Pass event handlers to child components while incorporating lifecycle methods

Pass event handlers to child components while incorporating lifecycle methods
0

#1

I’m trying to incorporate the lifecycle method componentDidMount into my markdown previewer. At the moment I have one stateful class component where the handleChange method is housed. The Editor component is separate:

class App extends Component {
	
	constructor(props){
		super(props);
		this.state = {
			value: OnLoad
		};
		this.handleChange = this.handleChange.bind(this);
	}
	handleChange (event) {
		this.setState({
			value: event.target.value
		});
	}
  	render() {
	  const title="React Markdown Previewer";
	  const subtitle="Edit textarea to change preview";
    return (
		<div className="contents">
			<Title title={title} subtitle={subtitle}/>
            <Main value={this.state.value} handleChange={this.handleChange}/>			
		</div>
    );
  }
}

export default App;
//separate file
class Editor extends React.Component {
    constructor(props) {
        super(props);
    }
    render () {
    return ( 
    <div className="editor-box" style={style}>
        <h2 style={style.heading}>Type markdown here</h2>
        <textarea id="editor" className="resizeable" style={style.box} rows="27" onChange={this.props.handleChange} >{this.props.value}</textarea>
    </div>
    
    );
    }
}

export default Editor;

I don’t know to pass the event listener change as props to Main and then Editor if it is added in componentDidMount. I have tried the following code:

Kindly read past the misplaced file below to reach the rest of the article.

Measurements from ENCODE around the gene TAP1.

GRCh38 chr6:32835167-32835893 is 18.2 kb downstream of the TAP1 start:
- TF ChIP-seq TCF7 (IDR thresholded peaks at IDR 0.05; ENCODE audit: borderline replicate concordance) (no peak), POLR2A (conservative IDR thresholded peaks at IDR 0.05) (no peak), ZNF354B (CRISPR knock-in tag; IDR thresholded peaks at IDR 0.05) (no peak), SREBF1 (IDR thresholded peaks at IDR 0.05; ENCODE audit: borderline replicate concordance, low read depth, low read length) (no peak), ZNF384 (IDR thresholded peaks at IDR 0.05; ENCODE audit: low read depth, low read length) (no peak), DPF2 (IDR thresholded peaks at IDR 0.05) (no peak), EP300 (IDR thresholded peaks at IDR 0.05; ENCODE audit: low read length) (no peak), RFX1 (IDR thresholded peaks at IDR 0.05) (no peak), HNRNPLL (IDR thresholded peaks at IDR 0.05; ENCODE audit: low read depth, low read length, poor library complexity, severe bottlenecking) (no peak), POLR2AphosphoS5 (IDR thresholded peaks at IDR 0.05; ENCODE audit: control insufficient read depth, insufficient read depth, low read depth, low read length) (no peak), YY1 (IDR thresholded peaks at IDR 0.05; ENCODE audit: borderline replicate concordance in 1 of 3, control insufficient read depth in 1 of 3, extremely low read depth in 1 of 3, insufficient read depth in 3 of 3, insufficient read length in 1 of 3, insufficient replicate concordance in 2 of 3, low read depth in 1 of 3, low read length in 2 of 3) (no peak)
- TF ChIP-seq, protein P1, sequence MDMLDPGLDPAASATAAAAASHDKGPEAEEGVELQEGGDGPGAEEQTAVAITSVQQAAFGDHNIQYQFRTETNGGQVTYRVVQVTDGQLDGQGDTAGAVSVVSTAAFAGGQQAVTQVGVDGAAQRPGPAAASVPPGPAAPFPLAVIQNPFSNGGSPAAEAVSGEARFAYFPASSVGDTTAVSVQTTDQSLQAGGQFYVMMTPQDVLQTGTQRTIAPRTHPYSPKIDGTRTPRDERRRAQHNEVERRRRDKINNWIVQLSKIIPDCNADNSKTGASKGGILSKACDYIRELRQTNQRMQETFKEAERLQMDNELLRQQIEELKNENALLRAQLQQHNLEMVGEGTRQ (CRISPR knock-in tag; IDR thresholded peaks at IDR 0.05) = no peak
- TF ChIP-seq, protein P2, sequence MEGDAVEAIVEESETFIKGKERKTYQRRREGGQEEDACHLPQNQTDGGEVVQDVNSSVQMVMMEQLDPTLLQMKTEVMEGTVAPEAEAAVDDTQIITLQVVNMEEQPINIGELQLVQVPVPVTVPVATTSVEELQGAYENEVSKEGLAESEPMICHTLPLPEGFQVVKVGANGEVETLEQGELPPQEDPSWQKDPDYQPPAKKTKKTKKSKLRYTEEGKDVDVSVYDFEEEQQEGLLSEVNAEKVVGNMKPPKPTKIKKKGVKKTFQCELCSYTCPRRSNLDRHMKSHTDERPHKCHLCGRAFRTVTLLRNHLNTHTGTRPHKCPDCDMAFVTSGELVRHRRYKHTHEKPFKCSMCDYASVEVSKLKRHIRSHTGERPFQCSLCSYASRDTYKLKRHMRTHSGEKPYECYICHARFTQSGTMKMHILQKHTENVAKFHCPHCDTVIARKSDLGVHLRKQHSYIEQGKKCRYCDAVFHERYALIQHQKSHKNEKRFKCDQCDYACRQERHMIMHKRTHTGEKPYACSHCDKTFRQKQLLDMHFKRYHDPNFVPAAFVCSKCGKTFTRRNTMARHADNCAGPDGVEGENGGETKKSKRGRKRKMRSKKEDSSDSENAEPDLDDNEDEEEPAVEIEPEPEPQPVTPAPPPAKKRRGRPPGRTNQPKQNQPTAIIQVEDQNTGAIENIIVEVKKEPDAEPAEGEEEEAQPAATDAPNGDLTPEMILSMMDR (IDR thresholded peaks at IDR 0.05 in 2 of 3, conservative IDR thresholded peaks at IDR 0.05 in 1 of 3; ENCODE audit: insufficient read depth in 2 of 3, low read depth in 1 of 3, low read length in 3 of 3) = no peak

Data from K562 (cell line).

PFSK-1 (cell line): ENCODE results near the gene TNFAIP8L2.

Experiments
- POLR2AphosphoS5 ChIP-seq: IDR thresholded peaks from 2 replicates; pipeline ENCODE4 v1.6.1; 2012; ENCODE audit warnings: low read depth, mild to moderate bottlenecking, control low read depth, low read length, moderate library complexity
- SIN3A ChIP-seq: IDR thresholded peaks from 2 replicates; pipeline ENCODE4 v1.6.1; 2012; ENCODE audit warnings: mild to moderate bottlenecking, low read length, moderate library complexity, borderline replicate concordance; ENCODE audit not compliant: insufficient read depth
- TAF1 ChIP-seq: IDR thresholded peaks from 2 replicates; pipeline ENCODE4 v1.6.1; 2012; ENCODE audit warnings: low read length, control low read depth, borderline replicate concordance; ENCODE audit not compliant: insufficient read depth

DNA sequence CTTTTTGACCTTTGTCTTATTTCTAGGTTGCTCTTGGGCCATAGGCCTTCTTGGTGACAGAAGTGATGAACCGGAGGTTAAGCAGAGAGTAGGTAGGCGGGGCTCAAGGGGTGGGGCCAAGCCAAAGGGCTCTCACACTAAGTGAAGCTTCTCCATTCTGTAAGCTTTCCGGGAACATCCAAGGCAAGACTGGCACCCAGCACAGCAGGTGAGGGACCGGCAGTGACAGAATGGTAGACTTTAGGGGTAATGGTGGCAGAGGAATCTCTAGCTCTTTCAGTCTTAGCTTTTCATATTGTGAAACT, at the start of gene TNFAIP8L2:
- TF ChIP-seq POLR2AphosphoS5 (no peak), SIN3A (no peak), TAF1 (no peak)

componentDidMount() {
        const editor = document.getElementById('editor');
        editor.addEventListener('change', this.handleChange);
    }

in both the App and Editor components but both fall apart when I remove the onChange declaration from the render methods.
If possible I’d like to have the Editor component as a functional component as I had it before trying to add the lifecycle method.


#2

You may want to use refs in this case.
Refs make it possible to access DOM nodes directly within React. This comes in handy in situations where, just as one example, you want to change the child of a component. Let’s say you want to change the value of an element, but without using props or re-rendering the whole component.

I got a question. Why don’t you use onChange attribute and reference the function via props down to it?

Like

<textarea value={this.state.value} onChange={this.handleChange} />

#3

That’s how I built it in the first place and it works fine, but I wanted to see if I could use any lifecycle methods simply for the practise of using them, however I’m getting the feeling that this is not an appropriate use of lifecycle methods.


#4

I am at work and I am from phone. Such a pain to use the forum, sorry for typos. React is using JSX quite intelligent when it comes to event listening.

  <textarea value={this.state.value} onChange={this.handleChange} />

This is the syntax.


#5

Thanks, as I said, this is how I coded it originally. I’ll restore it to this version and abandon the lifecycle methods in this case.


#6

I don’t manage to understand why you want to program logic for your component in a life cycle method. Logic should be defined in the process of building your JSX objects/elements/components .
This is React philosophy .


#7

I’m new to React and just experimenting. Lifecycle methods are a pretty foreign concept as I’ve only really gone through them in the fcc exercises and the React docs. I see the mistake I made in my thinking, if I am correct componentDidMount is a good place to add event listeners which DIRECTLY manipulate the DOM, which in this case is unnecessary as I can just use the onChange attribute without any lifecycle methods.


#8

I know what you mean. I struggled the most with understanding life cycle methods. I use them only if I don’t have alternative like componentWillReceiveProps(). I had situations when I couldn’t do it without it, otherwise trying to keep it simple and avoid. I know is not the best approach. Ideally you fully learn and understand what is the purpose of each of them and when is appropriate to use. Good luck.


#9

Thanks for the feedback, good luck to you too.